Firm action against a few might prepare the ground for deterrence
Labour and Employment Minister Rohan Khaunte says over 30 per cent of the state government employees are running side-businesses. He has urged Chief Minister Pramod Sawant to initiate action against such employees and terminate their services. Khaunte’s statement did not come as a surprise as it is widely known that many government servants, like politicians, are involved in legal and illegal businesses. Most of the illegal activities are carried out from their houses, sometimes offices, in the name of their parents or spouses. Some of them own businesses that supply materials and accessories to government departments in which they work. In several cases they enjoy political patronage. Despite the knowledge that government employees have been running side-businesses those involved in the illegalities have gone unpunished for reasons best known to the authorities.
We do not know what drove Khaunte to raise the demand that all the government employees involved in side-businesses be sacked. He has said that such a step will help government create thousands of vacancies and reduce youth unemployment. The state government has nearly 60,000 employees, so if all those involved in side-businesses are removed about 18,000 posts will fall vacant (though we are not sure how Khaunte has arrived at the figure of 30 per cent.) Of course, he is not the first minister to urge action against such government employees. The late Manohar Parrikar in his first tenure had warned such government servants of stern action and even come up with a voluntary retirement scheme for them. A number of employees availed of the VRS but most managed to continue in their jobs and continue with their side activities. It is highly unlikely that Chief Minister Pramod Sawant would initiate inquiries with the intention of getting rid of such government employees. It will mean 18,000 cases and the cases will go to courts and be never-ending.
As far as unemployment figures are concerned, it has to be noted that a number of the unemployed on the live register of the employment exchange are already engaged in business activities. They seek government employment as it provides better pay and security and also gives them time beyond office hours to engage in business activities. They manage to continue their businesses even after getting government jobs. Khaunte would know better than outsiders how politicians facilitate employment in government of persons from their constituencies who are their political workers or are useful to them in other ways. They work for them during elections. The heads of departments are compelled by politicians in power to give jobs to the ones they want. Merit is given a go-by in such cases. The politicians and heads of departments do not deny such persons jobs if they are engaged in side-businesses. At that time, the interest of politician is in getting the person in government for earning his obligation and gratitude to be useful for political work for them. The interest of the state government, which Khaunte is talking about, is the last of his concerns.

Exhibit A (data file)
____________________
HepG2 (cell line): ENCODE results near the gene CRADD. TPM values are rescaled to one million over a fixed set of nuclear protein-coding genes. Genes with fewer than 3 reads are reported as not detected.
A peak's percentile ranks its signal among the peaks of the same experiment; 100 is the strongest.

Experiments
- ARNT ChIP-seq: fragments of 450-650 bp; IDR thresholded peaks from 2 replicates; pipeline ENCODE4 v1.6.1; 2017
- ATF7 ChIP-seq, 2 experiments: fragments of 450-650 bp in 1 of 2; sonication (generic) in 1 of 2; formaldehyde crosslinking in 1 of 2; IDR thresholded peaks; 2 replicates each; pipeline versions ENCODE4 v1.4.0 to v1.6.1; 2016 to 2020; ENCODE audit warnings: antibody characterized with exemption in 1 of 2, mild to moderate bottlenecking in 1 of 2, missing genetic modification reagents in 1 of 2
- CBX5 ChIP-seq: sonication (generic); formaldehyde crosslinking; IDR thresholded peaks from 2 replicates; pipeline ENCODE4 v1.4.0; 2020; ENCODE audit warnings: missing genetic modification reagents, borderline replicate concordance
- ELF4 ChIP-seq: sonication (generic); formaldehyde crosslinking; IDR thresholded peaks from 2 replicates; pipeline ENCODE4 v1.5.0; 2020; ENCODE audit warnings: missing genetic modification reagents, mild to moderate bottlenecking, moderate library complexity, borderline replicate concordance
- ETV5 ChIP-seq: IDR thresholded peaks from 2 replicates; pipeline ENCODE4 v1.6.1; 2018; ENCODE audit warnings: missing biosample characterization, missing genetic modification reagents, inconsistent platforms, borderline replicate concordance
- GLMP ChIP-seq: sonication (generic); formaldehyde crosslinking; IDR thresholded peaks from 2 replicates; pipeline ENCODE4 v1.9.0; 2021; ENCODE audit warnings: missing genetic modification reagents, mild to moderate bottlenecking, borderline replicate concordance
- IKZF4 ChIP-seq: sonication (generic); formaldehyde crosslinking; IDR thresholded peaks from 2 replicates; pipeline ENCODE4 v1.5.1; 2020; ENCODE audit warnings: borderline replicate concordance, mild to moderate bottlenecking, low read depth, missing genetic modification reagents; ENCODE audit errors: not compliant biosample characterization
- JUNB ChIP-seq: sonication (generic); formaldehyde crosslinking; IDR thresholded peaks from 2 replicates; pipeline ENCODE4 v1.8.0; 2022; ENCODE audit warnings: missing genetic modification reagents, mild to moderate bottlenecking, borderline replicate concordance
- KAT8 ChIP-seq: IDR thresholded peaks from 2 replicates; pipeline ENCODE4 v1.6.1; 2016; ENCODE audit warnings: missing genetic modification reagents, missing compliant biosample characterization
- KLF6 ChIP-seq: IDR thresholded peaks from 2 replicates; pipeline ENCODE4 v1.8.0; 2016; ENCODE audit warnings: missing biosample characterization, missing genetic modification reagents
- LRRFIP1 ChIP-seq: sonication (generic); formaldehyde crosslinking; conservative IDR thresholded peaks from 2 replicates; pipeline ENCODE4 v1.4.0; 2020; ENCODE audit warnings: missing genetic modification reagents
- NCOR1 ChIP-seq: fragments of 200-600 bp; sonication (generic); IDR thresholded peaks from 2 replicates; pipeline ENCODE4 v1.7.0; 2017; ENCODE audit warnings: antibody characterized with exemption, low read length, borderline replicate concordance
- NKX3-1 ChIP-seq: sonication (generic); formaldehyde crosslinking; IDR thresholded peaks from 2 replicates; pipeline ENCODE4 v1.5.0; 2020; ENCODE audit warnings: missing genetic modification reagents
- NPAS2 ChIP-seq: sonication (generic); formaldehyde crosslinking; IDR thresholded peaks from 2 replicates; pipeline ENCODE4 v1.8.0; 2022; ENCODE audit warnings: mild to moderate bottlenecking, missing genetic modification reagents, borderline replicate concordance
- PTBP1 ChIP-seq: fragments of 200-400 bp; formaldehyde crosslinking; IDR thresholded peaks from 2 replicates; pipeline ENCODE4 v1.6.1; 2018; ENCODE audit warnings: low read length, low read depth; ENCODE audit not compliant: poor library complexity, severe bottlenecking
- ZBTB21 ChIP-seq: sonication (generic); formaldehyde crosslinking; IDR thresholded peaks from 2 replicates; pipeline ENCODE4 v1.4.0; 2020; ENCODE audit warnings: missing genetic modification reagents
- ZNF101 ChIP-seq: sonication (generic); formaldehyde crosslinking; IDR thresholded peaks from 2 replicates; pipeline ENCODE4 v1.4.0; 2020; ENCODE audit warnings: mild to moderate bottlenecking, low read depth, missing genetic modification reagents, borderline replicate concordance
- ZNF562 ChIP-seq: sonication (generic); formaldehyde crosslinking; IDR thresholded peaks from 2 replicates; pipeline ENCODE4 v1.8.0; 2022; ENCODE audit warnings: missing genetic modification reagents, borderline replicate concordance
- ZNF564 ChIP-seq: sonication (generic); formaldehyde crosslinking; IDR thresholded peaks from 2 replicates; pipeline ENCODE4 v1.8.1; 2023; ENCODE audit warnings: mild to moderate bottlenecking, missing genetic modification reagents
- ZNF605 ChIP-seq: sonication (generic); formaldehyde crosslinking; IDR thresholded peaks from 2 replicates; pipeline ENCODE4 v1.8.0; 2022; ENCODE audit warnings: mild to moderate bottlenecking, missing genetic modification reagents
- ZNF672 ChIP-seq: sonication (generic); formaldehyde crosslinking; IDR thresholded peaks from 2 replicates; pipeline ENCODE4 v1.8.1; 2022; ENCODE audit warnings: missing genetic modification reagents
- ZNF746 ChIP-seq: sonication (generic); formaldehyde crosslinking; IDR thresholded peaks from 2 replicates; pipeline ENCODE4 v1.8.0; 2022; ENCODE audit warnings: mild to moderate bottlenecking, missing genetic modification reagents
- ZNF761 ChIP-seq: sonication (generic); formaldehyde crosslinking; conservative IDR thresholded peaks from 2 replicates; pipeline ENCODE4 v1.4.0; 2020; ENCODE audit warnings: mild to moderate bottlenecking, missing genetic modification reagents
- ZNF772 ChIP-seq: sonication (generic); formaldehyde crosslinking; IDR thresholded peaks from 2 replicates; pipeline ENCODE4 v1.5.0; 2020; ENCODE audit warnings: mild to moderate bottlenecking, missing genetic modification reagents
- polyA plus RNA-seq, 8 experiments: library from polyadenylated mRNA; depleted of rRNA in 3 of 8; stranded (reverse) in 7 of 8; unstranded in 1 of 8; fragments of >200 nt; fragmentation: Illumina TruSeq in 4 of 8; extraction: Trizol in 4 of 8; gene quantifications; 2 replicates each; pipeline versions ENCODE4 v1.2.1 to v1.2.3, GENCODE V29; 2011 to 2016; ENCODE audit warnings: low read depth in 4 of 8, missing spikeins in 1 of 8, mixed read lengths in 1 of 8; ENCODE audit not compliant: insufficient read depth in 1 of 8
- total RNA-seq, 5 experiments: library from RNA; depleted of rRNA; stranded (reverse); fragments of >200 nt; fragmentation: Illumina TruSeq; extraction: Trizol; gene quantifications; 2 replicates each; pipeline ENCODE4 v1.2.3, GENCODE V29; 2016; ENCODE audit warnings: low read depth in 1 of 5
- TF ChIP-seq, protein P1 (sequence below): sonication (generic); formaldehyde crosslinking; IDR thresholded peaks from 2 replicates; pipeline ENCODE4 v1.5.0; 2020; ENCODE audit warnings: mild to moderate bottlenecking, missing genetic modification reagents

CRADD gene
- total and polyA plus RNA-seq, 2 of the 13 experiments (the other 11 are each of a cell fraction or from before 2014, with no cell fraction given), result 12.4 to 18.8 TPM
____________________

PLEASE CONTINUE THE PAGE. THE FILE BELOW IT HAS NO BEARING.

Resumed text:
Side-businesses are not the only unethical activities in which government employees are engaged. They are also undisciplined. Though every government has warned of stern action against employees for unethical activities, none has actually taken any action. One reason is that the government will have to make up its mind to take action. It cannot summarily dismiss such employees; rules and procedures have to be followed. The minister should know that taking action against employees is a cumbersome and tedious process which generally goes in favour of employees. Rather than demanding termination of their services, Khaunte should get the government to take measures to force the employees follow rules. The aim should be increase integrity and efficiency in the government by improving the work culture. Khaunte can get the government to identify a few most rotten elements among employees, who are engaged in multiple illegal activities, such as side-business and corruption, and compulsorily retire them. A few examples in which the government is likely to succeed would usher in a healthy deterrence.